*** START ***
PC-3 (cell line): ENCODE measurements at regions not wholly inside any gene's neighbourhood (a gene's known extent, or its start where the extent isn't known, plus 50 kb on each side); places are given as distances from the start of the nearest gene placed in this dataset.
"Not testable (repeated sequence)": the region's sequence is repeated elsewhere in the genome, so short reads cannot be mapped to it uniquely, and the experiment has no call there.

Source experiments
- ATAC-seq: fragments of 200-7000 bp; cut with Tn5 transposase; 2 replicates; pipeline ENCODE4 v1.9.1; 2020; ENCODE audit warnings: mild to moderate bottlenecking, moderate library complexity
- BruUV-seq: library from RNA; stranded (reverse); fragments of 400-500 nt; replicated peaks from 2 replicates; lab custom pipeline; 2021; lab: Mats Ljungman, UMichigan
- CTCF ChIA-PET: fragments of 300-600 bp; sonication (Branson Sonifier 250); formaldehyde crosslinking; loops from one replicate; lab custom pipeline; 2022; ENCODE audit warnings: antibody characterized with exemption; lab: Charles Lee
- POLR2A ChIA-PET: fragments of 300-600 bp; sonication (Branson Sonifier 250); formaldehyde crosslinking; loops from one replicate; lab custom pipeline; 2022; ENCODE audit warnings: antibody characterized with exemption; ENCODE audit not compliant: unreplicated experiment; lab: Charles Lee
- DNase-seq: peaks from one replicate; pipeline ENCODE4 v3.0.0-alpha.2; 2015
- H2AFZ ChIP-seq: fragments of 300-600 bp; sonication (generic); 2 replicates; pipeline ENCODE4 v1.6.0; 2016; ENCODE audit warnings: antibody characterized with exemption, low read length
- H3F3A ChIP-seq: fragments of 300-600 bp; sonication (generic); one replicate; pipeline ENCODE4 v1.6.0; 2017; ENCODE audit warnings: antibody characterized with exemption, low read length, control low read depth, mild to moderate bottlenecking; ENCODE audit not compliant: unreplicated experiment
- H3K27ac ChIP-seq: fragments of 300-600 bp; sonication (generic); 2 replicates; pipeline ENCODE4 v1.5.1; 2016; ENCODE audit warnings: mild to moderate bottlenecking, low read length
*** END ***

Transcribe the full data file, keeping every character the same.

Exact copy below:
PC-3 (cell line): ENCODE measurements at regions not wholly inside any gene's neighbourhood (a gene's known extent, or its start where the extent isn't known, plus 50 kb on each side); places are given as distances from the start of the nearest gene placed in this dataset.
"Not testable (repeated sequence)": the region's sequence is repeated elsewhere in the genome, so short reads cannot be mapped to it uniquely, and the experiment has no call there.

Source experiments
- ATAC-seq: fragments of 200-7000 bp; cut with Tn5 transposase; 2 replicates; pipeline ENCODE4 v1.9.1; 2020; ENCODE audit warnings: mild to moderate bottlenecking, moderate library complexity
- BruUV-seq: library from RNA; stranded (reverse); fragments of 400-500 nt; replicated peaks from 2 replicates; lab custom pipeline; 2021; lab: Mats Ljungman, UMichigan
- CTCF ChIA-PET: fragments of 300-600 bp; sonication (Branson Sonifier 250); formaldehyde crosslinking; loops from one replicate; lab custom pipeline; 2022; ENCODE audit warnings: antibody characterized with exemption; lab: Charles Lee
- POLR2A ChIA-PET: fragments of 300-600 bp; sonication (Branson Sonifier 250); formaldehyde crosslinking; loops from one replicate; lab custom pipeline; 2022; ENCODE audit warnings: antibody characterized with exemption; ENCODE audit not compliant: unreplicated experiment; lab: Charles Lee
- DNase-seq: peaks from one replicate; pipeline ENCODE4 v3.0.0-alpha.2; 2015
- H2AFZ ChIP-seq: fragments of 300-600 bp; sonication (generic); 2 replicates; pipeline ENCODE4 v1.6.0; 2016; ENCODE audit warnings: antibody characterized with exemption, low read length
- H3F3A ChIP-seq: fragments of 300-600 bp; sonication (generic); one replicate; pipeline ENCODE4 v1.6.0; 2017; ENCODE audit warnings: antibody characterized with exemption, low read length, control low read depth, mild to moderate bottlenecking; ENCODE audit not compliant: unreplicated experiment
- H3K27ac ChIP-seq: fragments of 300-600 bp; sonication (generic); 2 replicates; pipeline ENCODE4 v1.5.1; 2016; ENCODE audit warnings: mild to moderate bottlenecking, low read length